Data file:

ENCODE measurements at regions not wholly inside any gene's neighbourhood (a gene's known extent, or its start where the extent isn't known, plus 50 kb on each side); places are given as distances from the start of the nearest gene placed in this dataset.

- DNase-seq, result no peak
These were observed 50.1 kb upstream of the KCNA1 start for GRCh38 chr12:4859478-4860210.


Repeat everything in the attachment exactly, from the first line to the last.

ENCODE measurements at regions not wholly inside any gene's neighbourhood (a gene's known extent, or its start where the extent isn't known, plus 50 kb on each side); places are given as distances from the start of the nearest gene placed in this dataset.

- DNase-seq, result no peak
These were observed 50.1 kb upstream of the KCNA1 start for GRCh38 chr12:4859478-4860210.